Time has apparently run out for the crippled broker-dealer GunnAllen Financial Inc. and its 400 reps and advisers, as regulators informed GunnAllen late last week that the firm did not have enough capital to open for business this morning.
According to several sources with knowledge of the matter, the Financial Industry Regulatory Authority Inc. told GunnAllen it would be in a net capital violation as of Monday morning — if the firm did not receive an infusion of cash over the weekend.
David Levine, executive vice president at GunnAllen, confirmed that the firm had a net capital violation. Executives told employees they were losing their jobs this morning at the company's Tampa, Fla., headquarters.
The largest problem facing GunnAllen is the raft of lawsuits lodged against the firm. Investors are seeking as much as $50 million in damages, with many of those claims stemming from the activities of Frank Bluestein. Mr. Bluestein was a rogue broker who allegedly steered clients into a Ponzi scheme that eventually went bust in 2007.
GunnAllen, which bulked up on brokers in the last decade — and was one of the fastest growing firms of the era, with a significant but obscure operation in New York — is also facing client lawsuits over the sale of Provident Royalties LLC private placements.
Last week, Finra expelled the broker-dealer instrumental in marketing those deals, Provident Asset Management, for its role in a $475 million Ponzi scheme, the regulator said.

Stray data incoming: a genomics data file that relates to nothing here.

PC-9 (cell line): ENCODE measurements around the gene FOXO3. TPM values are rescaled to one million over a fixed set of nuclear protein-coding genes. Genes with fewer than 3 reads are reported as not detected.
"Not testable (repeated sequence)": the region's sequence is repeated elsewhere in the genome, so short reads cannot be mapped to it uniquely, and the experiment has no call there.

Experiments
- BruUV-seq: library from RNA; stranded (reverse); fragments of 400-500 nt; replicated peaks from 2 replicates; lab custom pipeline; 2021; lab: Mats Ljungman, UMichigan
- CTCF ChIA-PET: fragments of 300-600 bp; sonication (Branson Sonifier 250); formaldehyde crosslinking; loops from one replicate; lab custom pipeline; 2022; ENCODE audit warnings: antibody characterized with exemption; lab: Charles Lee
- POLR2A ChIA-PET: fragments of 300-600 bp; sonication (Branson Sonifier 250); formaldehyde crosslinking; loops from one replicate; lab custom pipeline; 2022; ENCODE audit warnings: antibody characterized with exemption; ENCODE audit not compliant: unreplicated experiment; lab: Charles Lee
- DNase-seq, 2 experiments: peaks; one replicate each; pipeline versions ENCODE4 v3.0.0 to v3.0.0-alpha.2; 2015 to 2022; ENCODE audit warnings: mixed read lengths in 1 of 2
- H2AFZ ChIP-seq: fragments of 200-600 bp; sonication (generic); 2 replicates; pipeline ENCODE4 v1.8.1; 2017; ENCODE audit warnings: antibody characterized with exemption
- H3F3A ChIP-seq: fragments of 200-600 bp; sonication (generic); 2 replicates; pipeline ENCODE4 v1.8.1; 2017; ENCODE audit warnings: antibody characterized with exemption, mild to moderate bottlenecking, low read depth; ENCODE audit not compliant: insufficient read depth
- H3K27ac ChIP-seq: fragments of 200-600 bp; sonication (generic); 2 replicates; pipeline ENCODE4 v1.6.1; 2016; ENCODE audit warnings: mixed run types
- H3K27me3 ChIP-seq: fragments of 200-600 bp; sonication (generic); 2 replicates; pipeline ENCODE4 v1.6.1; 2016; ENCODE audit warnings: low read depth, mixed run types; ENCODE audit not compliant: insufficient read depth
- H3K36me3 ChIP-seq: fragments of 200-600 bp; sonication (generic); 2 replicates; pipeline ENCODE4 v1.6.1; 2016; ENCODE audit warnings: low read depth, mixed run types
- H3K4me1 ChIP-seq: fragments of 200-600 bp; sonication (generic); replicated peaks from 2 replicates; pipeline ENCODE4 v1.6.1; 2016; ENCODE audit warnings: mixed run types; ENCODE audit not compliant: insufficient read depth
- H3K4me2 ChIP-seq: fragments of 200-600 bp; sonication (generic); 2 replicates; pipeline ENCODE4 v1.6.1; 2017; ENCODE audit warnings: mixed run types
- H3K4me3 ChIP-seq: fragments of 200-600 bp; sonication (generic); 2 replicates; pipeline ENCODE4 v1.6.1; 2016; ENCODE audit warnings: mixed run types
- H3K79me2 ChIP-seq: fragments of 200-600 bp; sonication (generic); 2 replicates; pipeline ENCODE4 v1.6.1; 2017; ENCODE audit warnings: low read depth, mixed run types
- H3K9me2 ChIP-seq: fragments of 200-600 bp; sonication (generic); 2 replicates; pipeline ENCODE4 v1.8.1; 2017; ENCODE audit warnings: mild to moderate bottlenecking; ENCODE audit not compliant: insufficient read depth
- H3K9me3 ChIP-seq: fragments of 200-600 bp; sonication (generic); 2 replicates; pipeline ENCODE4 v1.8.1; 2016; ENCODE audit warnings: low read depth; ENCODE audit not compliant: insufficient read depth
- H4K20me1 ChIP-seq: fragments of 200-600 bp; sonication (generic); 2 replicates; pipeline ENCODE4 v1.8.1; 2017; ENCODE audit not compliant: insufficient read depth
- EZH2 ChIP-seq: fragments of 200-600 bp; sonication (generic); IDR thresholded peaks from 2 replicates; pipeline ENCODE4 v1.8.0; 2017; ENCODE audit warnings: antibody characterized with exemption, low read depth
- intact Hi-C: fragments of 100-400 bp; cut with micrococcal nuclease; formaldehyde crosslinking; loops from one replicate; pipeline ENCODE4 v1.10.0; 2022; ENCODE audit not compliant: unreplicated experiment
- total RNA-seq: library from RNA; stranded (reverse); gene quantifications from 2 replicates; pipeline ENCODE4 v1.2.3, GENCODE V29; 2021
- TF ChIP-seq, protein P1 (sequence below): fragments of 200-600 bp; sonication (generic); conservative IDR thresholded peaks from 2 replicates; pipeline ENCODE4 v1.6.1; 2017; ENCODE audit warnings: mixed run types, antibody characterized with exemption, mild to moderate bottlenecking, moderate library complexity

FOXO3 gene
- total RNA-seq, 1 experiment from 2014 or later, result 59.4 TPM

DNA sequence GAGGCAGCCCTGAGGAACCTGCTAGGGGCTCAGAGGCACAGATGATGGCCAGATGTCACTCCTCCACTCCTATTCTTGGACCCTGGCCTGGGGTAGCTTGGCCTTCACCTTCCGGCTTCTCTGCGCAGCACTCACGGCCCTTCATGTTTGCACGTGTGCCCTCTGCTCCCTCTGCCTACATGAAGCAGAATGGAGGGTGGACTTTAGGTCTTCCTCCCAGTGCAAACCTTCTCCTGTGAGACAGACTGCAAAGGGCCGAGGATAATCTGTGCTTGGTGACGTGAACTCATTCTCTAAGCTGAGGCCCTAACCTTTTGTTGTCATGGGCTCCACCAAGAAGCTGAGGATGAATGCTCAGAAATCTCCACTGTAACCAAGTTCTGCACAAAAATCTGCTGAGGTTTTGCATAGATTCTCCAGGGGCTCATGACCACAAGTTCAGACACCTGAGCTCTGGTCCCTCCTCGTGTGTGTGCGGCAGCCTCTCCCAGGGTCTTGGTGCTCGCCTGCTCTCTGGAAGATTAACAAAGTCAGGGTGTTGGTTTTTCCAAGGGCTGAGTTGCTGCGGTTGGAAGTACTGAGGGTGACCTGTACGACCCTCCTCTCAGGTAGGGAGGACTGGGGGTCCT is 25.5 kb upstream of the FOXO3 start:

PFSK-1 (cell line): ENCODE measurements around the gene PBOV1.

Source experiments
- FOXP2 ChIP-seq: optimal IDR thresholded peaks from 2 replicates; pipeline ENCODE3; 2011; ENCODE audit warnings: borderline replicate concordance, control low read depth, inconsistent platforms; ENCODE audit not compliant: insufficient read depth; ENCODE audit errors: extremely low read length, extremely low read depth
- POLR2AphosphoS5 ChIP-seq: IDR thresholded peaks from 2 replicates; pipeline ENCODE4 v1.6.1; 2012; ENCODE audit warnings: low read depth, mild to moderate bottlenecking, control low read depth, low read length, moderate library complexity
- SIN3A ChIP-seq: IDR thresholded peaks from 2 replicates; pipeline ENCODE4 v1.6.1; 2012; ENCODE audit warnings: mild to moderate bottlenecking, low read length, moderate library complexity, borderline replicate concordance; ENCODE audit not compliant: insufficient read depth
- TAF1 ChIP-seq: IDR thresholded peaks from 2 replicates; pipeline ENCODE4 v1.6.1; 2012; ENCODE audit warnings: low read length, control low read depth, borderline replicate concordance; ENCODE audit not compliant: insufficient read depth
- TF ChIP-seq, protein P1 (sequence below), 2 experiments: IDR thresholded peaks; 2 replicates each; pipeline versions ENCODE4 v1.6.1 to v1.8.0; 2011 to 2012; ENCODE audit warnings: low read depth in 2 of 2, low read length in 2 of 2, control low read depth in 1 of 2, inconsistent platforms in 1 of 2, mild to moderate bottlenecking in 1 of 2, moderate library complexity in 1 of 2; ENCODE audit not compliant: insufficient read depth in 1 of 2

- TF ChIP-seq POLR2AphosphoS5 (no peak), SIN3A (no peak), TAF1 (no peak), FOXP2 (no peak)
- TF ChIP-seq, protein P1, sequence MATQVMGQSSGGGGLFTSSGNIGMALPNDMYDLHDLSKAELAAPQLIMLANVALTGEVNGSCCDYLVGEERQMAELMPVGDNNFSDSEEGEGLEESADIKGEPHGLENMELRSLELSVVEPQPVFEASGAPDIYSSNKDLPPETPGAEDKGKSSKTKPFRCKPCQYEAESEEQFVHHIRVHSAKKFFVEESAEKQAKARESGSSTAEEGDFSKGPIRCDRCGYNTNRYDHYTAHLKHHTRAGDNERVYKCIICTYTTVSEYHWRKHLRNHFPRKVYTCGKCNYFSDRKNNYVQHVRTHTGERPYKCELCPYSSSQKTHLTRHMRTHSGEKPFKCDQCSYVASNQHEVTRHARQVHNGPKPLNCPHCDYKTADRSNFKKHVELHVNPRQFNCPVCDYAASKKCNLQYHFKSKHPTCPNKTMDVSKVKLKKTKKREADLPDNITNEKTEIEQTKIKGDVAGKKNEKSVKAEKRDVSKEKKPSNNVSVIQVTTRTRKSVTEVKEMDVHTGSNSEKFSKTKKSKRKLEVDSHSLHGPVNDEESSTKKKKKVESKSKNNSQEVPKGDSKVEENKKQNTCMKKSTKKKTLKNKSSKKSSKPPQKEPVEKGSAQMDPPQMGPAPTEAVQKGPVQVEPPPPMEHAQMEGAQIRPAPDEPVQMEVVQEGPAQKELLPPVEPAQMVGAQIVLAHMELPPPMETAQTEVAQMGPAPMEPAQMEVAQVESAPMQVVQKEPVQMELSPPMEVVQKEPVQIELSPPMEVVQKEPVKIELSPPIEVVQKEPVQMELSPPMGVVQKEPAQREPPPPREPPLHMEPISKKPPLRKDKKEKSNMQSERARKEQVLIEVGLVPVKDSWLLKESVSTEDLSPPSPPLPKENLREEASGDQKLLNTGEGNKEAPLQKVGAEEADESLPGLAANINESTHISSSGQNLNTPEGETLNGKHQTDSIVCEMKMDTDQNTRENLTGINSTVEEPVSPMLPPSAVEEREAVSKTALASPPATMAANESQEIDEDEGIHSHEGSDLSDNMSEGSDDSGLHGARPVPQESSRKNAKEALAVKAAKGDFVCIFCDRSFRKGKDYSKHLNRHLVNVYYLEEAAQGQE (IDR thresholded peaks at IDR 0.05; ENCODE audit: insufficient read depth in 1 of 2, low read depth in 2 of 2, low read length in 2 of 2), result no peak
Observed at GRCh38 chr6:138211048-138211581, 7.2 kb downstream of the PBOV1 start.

Finra's action does not mean that GunnAllen's client accounts were in any danger, sources said. GunnAllen's clearing firm, Ridge Clearing & Outsourcing Solutions Inc., will take over the accounts.
Mr. Levine stressed that customer accounts were safe at Ridge.
Herb Perone, a Finra spokesman, said the industry's self-regulator had no comment about the GunnAllen matter.
GunnAllen has faced serpentine and sometimes bizarre twists and turns of late, including serious questions about whether it had enough capital on hand to do business.
GunnAllen teetered on the edge of insolvency in December, when John Sykes, chairman and largest shareholder of the firm's holding company, GunnAllen Holdings Inc., abruptly resigned from the company's board.
Finra regulators scurried to the firm to comb its books, pronouncing the broker-dealer fit to remain open for business. Mr. Sykes then acquired a separate B-D, Pointe Capital Inc., from GunnAllen Holdings, saying he intended to focus on the wealth management business.
On Sunday afternoon, Mr. Sykes said that he could not respond to questions about GunnAllen.
Reps and advisers commenced leaving the firm as the broker-dealer searched for a new partner. At the end of January, Progressive Asset Management Inc. said it intended to acquire the firm.
It now appears that the bid failed to stave off the end for the once high-flying GunnAllen.